Is there any difference? Not to obfuscate the two, but in the presence of a wizened Creative, the uninitiated are mesmerized. Crowds gather, eyes widen, and coins relocate to new zip codes. Creativity is magic, and is perhaps one of our species’ greatest powers. But it is elusive, mysterious to most, like sacrosanct murmurs from shadowy figures. And it’s coveted, enough so that huge corporations invest in trainers, special speakers and workshops, ever-yearning to see creative geniuses puff into existence after eight hours of scripted activities.
Yes, creativity can be learned, so if you consider yourself a particularly insipid creator, there is hope. But I fear we have misread this particular part of the map, wandered off the torn edges past the gaping sea monsters, and out into the shadows. Creativity is the mind’s ability to connect unrelated information and transform it into a cohesive, new reality. It is a way of life. Or maybe this works for you: Creativity is the babbling fool who wanders the woods, lifting huge leaves in search of the toad’s lost checkbook. (Looking for some valid interpretation for that image? That’s your job, not mine…)
My point is, creativity evolves through active, life-long learning and the building of mental connections via curiosity. The fact that we marginalize creative endeavors in our schools as “electives”, substituting in their place dry skill sets derived from some corporation’s wish list, is damaging. And the fact we later try to implant creativity into employees, many whom now consider themselves as “unimaginative”, is nonsensical (the Logical Song, anyone?).
I’m an Art teacher. Before that, I was an English teacher. I swapped tweed jackets with elbow patches for paints and palettes because that’s where I saw real growth in students and substantial improvement in their thinking skills. As an English instructor I was under pressure, like so many of my colleagues, to customize most English lessons for standardized tests, and to systematically prioritize analytical voice over creative expression. After all, according to politicians, test scores are the measure of a school’s competency.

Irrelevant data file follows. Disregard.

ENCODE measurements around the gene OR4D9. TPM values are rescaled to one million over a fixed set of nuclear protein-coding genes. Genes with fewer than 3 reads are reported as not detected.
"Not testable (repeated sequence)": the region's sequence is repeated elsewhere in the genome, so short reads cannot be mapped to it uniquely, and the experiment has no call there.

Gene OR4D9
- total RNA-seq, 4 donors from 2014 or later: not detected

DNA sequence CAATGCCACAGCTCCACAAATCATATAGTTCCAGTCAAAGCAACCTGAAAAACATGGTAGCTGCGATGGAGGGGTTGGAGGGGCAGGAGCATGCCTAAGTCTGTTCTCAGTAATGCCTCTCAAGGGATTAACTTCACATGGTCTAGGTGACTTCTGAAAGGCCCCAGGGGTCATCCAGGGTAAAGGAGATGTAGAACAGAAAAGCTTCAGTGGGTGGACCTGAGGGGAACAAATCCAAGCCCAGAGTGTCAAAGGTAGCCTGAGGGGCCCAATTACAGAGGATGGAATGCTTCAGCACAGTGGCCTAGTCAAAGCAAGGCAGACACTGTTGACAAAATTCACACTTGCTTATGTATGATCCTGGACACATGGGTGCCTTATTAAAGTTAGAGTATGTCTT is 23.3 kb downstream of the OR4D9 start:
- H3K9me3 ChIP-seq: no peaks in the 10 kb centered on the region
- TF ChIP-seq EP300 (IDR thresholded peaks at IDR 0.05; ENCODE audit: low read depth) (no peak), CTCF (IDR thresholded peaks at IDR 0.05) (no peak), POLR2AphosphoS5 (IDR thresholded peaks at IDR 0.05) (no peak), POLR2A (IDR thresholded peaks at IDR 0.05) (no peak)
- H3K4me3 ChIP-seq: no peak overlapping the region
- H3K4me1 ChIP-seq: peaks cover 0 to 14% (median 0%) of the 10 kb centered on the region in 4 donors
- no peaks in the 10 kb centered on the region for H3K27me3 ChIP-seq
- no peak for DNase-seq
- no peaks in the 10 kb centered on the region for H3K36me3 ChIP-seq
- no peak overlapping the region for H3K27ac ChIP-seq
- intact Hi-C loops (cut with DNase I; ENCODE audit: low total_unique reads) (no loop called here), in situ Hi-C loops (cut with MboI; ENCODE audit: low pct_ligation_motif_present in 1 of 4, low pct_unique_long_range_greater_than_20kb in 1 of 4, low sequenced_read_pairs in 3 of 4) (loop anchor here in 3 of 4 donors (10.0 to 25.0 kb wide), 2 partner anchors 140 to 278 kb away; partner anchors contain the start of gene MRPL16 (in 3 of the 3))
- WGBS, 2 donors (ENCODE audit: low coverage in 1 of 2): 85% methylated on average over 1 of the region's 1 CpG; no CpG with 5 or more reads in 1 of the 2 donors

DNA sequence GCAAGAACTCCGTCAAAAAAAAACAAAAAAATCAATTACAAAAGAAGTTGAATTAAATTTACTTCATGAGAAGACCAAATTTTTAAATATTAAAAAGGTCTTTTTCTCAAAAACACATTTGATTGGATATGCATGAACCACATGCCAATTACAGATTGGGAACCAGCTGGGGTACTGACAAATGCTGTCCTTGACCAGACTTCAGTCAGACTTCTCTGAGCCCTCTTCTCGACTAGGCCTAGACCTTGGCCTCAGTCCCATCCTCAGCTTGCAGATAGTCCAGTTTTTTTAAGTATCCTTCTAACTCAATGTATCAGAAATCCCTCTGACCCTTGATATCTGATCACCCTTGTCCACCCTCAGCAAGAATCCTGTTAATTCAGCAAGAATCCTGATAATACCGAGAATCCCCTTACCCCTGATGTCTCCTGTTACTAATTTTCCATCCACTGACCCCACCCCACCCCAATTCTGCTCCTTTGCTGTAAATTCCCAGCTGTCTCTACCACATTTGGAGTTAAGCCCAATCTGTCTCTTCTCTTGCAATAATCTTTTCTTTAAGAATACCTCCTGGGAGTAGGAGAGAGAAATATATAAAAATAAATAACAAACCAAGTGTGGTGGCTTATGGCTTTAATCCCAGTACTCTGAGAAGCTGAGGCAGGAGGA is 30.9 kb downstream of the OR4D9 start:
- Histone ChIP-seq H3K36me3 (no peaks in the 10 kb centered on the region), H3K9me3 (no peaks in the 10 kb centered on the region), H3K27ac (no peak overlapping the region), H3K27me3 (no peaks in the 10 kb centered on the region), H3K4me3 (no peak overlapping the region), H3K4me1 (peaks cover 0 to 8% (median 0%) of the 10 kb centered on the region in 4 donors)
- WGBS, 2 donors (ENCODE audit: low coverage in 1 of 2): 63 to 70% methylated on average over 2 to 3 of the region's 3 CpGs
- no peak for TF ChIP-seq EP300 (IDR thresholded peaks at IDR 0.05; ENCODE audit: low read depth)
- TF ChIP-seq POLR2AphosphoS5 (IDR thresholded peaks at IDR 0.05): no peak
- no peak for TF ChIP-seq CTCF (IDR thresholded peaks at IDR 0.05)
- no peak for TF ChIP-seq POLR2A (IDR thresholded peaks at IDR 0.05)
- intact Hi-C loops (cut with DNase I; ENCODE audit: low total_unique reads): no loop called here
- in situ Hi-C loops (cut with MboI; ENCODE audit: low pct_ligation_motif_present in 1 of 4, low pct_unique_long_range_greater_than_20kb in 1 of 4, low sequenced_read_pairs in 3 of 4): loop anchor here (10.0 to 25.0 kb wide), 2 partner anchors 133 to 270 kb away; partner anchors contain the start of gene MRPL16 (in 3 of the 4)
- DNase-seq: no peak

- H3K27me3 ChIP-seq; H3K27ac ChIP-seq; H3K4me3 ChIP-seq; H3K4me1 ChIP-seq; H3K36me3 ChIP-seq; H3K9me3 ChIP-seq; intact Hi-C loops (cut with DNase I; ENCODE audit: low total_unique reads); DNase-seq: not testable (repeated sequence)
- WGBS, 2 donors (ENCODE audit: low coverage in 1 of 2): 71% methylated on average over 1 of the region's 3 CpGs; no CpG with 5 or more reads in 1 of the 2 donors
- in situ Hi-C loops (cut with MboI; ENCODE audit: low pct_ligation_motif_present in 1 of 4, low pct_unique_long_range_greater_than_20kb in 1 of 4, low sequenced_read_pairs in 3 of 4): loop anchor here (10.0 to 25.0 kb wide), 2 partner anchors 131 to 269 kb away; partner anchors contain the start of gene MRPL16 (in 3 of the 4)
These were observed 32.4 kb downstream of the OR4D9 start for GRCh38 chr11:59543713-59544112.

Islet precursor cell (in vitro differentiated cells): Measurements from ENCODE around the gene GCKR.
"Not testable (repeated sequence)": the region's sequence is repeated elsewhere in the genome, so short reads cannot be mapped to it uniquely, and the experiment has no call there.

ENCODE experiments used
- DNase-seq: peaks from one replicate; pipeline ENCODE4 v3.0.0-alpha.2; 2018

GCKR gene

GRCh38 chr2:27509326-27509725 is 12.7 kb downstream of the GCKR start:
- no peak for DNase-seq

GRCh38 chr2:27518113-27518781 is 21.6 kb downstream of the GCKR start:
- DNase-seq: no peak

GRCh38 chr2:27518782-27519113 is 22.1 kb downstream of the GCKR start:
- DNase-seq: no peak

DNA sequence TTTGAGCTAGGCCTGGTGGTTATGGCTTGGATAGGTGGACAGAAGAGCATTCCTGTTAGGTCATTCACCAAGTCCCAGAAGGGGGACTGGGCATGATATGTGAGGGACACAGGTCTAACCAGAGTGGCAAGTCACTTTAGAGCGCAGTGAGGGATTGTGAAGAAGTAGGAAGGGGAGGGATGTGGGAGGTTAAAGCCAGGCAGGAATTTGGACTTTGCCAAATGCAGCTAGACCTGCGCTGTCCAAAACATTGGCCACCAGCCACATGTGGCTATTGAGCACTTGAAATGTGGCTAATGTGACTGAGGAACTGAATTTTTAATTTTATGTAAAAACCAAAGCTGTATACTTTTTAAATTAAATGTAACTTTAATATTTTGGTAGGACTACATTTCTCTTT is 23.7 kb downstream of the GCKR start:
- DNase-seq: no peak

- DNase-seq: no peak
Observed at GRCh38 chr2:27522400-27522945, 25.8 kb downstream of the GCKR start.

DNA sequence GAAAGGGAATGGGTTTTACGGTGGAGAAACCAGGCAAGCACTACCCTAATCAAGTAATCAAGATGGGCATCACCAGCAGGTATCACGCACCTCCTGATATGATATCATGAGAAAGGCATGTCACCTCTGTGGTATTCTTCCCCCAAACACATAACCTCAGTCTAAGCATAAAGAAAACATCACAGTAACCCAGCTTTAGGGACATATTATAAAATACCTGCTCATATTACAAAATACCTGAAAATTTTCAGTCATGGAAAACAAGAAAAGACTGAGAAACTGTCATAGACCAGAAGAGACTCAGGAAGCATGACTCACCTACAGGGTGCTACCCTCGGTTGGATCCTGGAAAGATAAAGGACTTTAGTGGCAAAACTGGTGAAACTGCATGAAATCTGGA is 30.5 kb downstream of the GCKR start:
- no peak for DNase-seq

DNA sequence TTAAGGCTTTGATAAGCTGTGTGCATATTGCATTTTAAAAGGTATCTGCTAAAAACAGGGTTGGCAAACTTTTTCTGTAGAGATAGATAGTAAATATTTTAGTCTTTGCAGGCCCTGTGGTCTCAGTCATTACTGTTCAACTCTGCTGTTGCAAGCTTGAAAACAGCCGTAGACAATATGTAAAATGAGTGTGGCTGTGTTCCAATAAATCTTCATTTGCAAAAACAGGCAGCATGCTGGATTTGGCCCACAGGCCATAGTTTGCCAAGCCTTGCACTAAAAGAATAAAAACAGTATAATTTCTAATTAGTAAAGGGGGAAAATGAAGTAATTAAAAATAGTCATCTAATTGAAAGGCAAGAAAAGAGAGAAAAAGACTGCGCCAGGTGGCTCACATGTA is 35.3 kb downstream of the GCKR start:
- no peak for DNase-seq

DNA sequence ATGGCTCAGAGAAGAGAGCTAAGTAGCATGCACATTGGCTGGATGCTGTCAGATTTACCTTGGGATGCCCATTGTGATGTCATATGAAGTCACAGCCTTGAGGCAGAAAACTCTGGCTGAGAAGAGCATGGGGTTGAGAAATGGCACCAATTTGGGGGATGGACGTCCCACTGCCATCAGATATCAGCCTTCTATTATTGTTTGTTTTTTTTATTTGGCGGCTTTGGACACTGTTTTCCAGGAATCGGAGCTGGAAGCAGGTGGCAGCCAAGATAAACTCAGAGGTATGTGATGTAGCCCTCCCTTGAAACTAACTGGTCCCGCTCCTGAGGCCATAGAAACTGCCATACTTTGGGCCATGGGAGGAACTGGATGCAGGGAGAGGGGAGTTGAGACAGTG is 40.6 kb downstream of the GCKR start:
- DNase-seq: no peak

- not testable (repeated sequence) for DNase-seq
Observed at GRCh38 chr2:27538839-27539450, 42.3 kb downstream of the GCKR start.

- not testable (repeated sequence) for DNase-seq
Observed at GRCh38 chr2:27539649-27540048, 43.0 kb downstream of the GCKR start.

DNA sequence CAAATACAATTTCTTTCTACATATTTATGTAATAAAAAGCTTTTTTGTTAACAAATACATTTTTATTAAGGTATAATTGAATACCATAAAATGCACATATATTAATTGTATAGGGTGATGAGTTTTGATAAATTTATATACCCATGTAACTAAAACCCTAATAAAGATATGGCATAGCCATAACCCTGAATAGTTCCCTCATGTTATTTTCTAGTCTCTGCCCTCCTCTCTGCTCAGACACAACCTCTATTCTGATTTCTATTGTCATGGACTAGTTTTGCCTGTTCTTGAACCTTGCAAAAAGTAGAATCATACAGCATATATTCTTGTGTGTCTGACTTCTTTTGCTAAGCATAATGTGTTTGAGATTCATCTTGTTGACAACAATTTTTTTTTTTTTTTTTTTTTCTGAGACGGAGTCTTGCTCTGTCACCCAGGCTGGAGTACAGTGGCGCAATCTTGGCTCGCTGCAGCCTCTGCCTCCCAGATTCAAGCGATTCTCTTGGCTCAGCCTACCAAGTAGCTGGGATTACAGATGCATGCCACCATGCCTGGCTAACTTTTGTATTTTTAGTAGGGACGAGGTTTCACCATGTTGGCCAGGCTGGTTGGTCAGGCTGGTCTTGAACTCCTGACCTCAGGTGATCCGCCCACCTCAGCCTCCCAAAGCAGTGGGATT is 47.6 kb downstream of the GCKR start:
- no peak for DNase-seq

Bullshit. I read the map correctly. I didn’t learn to love language because I diagrammed sentences and wrote endless reams of analytical essays. I grew to become a competent thinker and creator because I was challenged by stories and artwork full of passion and humanity, creative works which challenged accepted norms and posited alternate realities.
Creativity is magic, not some pill to swallow with bottled water at an office in-service training. And those murmuring shadows? They’re telling you that you have that magic, too. Just hop off your log and peek under a few leaves yourself. You might just find something deliciously absurd.